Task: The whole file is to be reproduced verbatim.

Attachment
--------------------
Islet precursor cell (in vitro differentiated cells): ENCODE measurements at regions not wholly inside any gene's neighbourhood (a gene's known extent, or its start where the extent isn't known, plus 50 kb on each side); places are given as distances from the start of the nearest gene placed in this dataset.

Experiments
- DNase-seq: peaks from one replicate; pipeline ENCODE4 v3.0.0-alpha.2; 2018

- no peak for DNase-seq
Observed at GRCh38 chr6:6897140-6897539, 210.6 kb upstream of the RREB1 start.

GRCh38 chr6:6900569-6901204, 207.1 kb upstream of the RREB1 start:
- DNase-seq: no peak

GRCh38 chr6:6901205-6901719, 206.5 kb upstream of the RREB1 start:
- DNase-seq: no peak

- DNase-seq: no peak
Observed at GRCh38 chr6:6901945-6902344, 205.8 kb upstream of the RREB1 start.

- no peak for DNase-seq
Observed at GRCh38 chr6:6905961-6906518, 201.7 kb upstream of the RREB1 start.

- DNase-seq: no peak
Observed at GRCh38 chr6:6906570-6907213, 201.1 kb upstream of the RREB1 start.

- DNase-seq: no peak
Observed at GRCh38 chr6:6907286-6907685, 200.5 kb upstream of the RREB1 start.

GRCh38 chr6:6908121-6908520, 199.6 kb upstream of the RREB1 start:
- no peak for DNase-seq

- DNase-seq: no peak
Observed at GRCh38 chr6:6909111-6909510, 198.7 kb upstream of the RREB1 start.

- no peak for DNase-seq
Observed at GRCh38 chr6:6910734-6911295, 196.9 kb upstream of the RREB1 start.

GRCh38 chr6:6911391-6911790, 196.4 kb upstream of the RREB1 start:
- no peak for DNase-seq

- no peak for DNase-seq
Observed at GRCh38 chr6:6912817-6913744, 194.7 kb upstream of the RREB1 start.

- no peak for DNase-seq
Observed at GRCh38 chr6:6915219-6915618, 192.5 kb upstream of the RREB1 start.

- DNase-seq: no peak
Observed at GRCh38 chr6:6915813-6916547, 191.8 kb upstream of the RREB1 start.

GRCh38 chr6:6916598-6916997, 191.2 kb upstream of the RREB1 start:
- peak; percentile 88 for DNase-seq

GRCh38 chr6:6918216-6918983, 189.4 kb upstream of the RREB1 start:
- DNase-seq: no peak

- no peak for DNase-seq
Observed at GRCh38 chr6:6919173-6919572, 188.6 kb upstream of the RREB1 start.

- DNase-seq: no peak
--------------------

Islet precursor cell (in vitro differentiated cells): ENCODE measurements at regions not wholly inside any gene's neighbourhood (a gene's known extent, or its start where the extent isn't known, plus 50 kb on each side); places are given as distances from the start of the nearest gene placed in this dataset.

Experiments
- DNase-seq: peaks from one replicate; pipeline ENCODE4 v3.0.0-alpha.2; 2018

- no peak for DNase-seq
Observed at GRCh38 chr6:6897140-6897539, 210.6 kb upstream of the RREB1 start.

GRCh38 chr6:6900569-6901204, 207.1 kb upstream of the RREB1 start:
- DNase-seq: no peak

GRCh38 chr6:6901205-6901719, 206.5 kb upstream of the RREB1 start:
- DNase-seq: no peak

- DNase-seq: no peak
Observed at GRCh38 chr6:6901945-6902344, 205.8 kb upstream of the RREB1 start.

- no peak for DNase-seq
Observed at GRCh38 chr6:6905961-6906518, 201.7 kb upstream of the RREB1 start.

- DNase-seq: no peak
Observed at GRCh38 chr6:6906570-6907213, 201.1 kb upstream of the RREB1 start.

- DNase-seq: no peak
Observed at GRCh38 chr6:6907286-6907685, 200.5 kb upstream of the RREB1 start.

GRCh38 chr6:6908121-6908520, 199.6 kb upstream of the RREB1 start:
- no peak for DNase-seq

- DNase-seq: no peak
Observed at GRCh38 chr6:6909111-6909510, 198.7 kb upstream of the RREB1 start.

- no peak for DNase-seq
Observed at GRCh38 chr6:6910734-6911295, 196.9 kb upstream of the RREB1 start.

GRCh38 chr6:6911391-6911790, 196.4 kb upstream of the RREB1 start:
- no peak for DNase-seq

- no peak for DNase-seq
Observed at GRCh38 chr6:6912817-6913744, 194.7 kb upstream of the RREB1 start.

- no peak for DNase-seq
Observed at GRCh38 chr6:6915219-6915618, 192.5 kb upstream of the RREB1 start.

- DNase-seq: no peak
Observed at GRCh38 chr6:6915813-6916547, 191.8 kb upstream of the RREB1 start.

GRCh38 chr6:6916598-6916997, 191.2 kb upstream of the RREB1 start:
- peak; percentile 88 for DNase-seq

GRCh38 chr6:6918216-6918983, 189.4 kb upstream of the RREB1 start:
- DNase-seq: no peak

- no peak for DNase-seq
Observed at GRCh38 chr6:6919173-6919572, 188.6 kb upstream of the RREB1 start.

- DNase-seq: no peak